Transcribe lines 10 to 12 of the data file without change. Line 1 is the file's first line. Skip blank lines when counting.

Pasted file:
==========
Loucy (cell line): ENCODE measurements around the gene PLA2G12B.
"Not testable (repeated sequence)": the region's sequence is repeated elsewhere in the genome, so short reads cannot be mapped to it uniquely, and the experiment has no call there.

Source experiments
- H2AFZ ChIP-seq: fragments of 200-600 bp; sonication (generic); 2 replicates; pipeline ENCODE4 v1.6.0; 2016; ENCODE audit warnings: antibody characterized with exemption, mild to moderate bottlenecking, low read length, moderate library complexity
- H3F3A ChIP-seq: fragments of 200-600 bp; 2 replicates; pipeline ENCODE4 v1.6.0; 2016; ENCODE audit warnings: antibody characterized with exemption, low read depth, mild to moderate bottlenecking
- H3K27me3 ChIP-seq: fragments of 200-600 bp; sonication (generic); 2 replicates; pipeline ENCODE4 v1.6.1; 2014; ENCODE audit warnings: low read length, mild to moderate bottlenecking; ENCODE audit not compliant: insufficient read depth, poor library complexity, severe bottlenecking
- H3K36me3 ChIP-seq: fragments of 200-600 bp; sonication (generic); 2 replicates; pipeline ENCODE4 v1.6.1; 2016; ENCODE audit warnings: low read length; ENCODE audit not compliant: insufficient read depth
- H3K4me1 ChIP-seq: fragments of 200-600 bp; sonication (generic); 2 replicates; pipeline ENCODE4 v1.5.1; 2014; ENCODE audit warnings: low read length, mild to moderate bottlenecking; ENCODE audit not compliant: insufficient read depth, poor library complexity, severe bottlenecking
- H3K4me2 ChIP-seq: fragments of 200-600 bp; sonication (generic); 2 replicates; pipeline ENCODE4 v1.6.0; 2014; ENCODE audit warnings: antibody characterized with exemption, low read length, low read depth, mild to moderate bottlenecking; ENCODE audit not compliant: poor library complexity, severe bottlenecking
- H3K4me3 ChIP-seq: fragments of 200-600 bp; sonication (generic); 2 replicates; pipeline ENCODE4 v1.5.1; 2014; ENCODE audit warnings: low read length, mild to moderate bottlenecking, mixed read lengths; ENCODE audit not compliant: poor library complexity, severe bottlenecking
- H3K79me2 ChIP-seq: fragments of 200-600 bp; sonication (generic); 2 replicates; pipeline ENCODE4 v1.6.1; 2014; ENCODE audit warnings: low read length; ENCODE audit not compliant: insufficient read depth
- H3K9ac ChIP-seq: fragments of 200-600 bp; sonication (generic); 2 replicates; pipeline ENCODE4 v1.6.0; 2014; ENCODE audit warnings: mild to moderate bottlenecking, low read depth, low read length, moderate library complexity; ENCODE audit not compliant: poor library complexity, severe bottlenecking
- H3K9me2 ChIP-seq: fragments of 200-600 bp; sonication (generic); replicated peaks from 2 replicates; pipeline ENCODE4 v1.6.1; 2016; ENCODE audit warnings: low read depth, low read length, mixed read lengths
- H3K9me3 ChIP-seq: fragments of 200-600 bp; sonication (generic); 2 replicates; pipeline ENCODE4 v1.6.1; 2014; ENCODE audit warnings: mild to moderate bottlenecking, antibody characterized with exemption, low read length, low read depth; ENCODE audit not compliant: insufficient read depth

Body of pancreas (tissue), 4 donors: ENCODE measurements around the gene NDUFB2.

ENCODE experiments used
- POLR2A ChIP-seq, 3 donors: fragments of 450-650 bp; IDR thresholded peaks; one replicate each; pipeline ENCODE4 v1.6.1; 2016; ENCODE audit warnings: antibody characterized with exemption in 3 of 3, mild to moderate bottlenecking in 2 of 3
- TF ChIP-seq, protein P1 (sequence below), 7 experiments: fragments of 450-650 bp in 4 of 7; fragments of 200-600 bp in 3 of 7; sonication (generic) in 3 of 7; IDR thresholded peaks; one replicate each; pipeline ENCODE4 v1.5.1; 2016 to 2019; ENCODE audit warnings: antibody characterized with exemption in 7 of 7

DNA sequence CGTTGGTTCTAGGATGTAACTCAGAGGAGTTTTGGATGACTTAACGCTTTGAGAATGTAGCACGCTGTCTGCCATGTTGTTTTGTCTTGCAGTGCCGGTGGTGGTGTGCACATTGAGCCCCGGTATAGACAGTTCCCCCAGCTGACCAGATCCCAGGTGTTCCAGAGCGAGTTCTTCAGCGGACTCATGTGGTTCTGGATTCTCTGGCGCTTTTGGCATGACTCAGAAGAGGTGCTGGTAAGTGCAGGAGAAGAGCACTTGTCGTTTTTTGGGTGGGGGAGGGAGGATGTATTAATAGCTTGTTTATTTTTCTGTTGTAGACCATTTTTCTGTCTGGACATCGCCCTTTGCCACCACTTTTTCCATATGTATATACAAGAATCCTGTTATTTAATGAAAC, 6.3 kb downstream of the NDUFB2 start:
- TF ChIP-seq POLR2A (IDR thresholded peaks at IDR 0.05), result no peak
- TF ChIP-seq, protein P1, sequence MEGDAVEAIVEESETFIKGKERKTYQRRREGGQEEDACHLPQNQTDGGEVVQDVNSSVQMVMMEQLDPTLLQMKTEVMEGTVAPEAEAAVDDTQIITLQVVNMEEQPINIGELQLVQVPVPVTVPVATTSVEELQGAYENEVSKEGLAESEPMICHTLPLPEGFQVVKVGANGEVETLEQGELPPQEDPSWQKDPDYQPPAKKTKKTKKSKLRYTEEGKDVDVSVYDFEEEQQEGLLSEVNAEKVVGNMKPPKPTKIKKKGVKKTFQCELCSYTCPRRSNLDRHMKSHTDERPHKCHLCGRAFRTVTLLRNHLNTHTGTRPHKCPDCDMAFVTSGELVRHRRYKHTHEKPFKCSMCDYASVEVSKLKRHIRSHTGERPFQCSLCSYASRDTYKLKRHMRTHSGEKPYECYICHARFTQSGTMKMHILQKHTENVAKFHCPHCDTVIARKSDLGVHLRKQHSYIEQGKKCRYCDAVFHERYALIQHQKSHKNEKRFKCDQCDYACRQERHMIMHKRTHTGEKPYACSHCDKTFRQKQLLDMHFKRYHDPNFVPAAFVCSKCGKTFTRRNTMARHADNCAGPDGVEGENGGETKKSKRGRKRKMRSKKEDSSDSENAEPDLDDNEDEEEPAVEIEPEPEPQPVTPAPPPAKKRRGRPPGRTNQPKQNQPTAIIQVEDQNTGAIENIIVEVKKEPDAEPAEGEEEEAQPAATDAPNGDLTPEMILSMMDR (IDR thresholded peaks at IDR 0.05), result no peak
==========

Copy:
- H3K4me3 ChIP-seq: fragments of 200-600 bp; sonication (generic); 2 replicates; pipeline ENCODE4 v1.5.1; 2014; ENCODE audit warnings: low read length, mild to moderate bottlenecking, mixed read lengths; ENCODE audit not compliant: poor library complexity, severe bottlenecking
- H3K79me2 ChIP-seq: fragments of 200-600 bp; sonication (generic); 2 replicates; pipeline ENCODE4 v1.6.1; 2014; ENCODE audit warnings: low read length; ENCODE audit not compliant: insufficient read depth
- H3K9ac ChIP-seq: fragments of 200-600 bp; sonication (generic); 2 replicates; pipeline ENCODE4 v1.6.0; 2014; ENCODE audit warnings: mild to moderate bottlenecking, low read depth, low read length, moderate library complexity; ENCODE audit not compliant: poor library complexity, severe bottlenecking